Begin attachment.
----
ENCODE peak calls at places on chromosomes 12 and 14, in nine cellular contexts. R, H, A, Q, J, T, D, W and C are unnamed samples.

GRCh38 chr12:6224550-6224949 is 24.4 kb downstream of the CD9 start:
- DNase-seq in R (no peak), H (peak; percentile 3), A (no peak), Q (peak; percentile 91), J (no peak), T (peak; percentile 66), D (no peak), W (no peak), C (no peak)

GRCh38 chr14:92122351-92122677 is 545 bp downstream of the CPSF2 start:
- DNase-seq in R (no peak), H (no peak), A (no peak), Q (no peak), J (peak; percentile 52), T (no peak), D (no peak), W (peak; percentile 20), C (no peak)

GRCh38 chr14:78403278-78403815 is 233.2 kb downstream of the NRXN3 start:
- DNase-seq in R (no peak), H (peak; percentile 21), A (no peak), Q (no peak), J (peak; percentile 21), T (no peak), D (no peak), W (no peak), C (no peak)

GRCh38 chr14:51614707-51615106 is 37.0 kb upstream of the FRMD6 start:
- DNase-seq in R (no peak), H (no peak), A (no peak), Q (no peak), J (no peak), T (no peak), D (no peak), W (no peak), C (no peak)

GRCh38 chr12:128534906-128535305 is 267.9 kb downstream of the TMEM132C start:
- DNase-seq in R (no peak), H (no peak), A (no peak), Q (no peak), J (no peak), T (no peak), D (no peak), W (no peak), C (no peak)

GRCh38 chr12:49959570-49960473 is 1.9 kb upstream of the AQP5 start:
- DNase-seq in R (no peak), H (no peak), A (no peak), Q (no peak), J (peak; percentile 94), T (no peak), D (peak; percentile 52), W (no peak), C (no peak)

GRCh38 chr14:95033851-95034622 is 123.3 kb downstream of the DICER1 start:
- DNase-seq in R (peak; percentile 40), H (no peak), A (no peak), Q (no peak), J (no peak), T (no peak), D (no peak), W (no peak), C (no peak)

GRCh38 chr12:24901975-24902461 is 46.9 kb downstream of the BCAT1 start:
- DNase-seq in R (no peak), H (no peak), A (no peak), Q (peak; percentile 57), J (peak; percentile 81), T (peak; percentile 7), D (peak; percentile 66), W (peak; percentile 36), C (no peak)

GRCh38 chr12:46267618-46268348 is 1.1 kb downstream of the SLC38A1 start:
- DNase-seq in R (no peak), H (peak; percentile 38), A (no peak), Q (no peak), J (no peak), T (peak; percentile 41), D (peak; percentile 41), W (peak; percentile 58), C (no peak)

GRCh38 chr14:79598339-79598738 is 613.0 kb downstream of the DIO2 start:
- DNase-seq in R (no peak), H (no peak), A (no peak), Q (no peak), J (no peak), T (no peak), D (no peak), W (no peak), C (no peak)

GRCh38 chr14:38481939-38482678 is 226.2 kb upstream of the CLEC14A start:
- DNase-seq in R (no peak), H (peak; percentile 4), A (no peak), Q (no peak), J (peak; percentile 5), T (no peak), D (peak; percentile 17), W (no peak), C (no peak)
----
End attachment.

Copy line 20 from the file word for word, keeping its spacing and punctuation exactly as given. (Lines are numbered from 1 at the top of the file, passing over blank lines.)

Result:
GRCh38 chr14:79598339-79598738 is 613.0 kb downstream of the DIO2 start: